“Half of golf is fun; the other half is putting.” – Peter Dobereiner
Playing golf is a lot like investing in the stock market. If you are a golfer, you know how both frustrating and rewarding the game can be. I’ve been playing golf for over 30 years and still find the sport humbling and gratifying. I love the challenge of connecting the mental with the physical when swinging a club.
About 25 years ago, after playing 18 holes with a wise, elderly woman on the West Seattle Muni course, I asked her the secret to breaking 80. She looked at me and said, “The problem with you is, you can’t make your four-foot putts.” I stood there stunned, and vowed from then on, to spend more time practicing my putting and less time practicing my driving.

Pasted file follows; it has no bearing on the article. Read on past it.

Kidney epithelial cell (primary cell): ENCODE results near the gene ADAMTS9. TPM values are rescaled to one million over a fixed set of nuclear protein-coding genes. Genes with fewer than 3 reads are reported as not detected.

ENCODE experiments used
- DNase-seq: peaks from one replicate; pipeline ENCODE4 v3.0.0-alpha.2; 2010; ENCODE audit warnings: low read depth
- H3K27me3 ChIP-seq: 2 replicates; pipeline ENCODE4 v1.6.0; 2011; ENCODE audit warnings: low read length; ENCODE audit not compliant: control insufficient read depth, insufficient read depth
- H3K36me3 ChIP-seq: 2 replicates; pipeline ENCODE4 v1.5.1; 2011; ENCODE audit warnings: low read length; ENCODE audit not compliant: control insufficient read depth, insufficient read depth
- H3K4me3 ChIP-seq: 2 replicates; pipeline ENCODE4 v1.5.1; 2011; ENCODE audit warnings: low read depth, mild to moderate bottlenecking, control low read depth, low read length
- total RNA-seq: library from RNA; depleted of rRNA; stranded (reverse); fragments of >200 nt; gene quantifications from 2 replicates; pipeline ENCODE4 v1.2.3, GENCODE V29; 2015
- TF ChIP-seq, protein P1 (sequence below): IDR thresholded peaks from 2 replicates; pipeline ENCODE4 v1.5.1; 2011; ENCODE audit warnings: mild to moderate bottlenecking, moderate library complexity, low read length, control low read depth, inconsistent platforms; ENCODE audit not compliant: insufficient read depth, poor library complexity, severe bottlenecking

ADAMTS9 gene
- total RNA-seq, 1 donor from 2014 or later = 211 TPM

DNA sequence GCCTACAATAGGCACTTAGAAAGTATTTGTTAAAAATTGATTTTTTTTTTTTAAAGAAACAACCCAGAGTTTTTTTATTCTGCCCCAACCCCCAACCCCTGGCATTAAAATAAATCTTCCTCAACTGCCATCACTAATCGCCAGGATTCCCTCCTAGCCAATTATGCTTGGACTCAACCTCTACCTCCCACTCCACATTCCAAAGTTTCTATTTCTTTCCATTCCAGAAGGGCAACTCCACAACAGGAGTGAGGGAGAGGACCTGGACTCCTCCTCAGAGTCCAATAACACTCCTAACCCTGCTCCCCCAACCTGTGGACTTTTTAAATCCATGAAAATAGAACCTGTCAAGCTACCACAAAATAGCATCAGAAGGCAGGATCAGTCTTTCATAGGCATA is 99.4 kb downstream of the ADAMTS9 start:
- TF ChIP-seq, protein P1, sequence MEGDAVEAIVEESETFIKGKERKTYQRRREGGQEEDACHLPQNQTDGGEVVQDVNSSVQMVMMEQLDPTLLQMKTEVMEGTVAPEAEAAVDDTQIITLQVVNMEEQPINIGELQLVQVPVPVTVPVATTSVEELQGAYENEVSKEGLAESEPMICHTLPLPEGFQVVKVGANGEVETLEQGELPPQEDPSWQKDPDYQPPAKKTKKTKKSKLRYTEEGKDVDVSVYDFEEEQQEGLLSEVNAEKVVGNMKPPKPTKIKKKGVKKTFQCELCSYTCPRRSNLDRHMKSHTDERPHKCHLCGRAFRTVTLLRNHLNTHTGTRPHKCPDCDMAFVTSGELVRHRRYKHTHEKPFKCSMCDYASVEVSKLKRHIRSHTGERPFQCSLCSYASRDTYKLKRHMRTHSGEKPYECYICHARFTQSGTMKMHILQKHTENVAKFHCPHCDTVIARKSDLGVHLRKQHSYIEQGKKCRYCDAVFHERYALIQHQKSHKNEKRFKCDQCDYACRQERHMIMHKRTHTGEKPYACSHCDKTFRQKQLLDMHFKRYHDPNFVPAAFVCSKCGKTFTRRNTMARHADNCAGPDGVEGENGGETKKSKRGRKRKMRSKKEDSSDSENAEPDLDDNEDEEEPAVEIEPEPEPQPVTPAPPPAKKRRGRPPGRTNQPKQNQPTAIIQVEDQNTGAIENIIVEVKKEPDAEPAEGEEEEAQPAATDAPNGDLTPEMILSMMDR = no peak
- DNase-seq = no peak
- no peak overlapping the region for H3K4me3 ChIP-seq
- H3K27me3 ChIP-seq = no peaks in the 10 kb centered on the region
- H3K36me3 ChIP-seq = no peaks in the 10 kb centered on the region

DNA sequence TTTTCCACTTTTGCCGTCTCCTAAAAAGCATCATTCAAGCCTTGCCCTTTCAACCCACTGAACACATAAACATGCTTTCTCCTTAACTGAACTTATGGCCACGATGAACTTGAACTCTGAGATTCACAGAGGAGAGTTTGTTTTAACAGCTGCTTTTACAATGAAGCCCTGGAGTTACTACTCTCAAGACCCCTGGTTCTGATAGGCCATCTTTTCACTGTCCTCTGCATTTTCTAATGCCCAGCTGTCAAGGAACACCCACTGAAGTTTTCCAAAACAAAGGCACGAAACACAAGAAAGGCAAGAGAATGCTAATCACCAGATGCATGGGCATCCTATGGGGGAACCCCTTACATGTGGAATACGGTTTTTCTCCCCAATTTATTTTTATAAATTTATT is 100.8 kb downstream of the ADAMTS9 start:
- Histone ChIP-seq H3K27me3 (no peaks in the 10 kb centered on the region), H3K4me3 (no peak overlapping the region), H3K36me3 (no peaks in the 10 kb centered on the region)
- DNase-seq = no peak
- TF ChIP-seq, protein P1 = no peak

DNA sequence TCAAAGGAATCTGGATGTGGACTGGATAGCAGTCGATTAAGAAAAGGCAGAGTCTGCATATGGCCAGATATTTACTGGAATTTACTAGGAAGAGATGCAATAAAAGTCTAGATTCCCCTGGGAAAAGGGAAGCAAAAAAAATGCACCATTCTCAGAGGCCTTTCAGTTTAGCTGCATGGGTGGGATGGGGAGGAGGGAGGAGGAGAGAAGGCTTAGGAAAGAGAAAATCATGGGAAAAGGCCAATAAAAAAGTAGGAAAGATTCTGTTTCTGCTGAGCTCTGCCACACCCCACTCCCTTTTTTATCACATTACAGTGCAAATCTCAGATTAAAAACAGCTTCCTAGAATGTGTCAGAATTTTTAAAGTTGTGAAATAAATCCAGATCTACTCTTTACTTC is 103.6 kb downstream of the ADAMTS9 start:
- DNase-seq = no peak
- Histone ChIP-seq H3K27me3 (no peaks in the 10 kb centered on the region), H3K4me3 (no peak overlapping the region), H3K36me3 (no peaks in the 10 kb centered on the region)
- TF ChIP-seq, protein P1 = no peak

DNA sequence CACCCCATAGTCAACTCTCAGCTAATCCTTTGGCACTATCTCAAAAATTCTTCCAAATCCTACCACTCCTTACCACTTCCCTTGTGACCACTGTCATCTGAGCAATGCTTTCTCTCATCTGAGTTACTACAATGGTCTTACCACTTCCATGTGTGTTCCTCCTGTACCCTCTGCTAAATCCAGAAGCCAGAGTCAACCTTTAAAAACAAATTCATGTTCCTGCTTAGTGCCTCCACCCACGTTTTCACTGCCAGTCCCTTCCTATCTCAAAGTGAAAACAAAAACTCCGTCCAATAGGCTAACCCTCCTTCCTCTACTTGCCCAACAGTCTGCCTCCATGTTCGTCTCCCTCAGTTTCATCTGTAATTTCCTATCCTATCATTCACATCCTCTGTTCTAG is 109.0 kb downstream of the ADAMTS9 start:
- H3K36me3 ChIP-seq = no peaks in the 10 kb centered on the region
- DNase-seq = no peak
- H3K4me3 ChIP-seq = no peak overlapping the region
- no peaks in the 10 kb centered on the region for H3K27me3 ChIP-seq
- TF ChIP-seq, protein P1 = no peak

Over the past 30 years I have broken 80 a few times, and still appreciate her wisdom even though it gets a little boring on the putting green when it seems everyone is smashing their driver on the range.
The same can be said about building portfolios with a Coffeehouse Investor focus. It can be a little boring in bull markets, when everyone seems to be talking up the hot stocks of Tesla, Apple, and Microsoft. And it can be a little boring in bear markets when Wall Street seems to be promoting gimmicks to protect your portfolio against market declines.
The three Coffeehouse Investor principles are your equivalent of a golfer’s four-foot putt:
- Asset allocation
- Approximate the stock market average
These three principles are in your control, allowing you to take control of your finances and focus on more important things, like your golf game! If you’re ready to take control of your wealth, let’s strategize and get you back on course – in life and in golf.